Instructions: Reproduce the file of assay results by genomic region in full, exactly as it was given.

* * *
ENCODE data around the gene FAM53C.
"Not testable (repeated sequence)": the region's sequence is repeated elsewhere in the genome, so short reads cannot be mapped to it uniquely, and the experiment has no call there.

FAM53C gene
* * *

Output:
ENCODE data around the gene FAM53C.
"Not testable (repeated sequence)": the region's sequence is repeated elsewhere in the genome, so short reads cannot be mapped to it uniquely, and the experiment has no call there.

FAM53C gene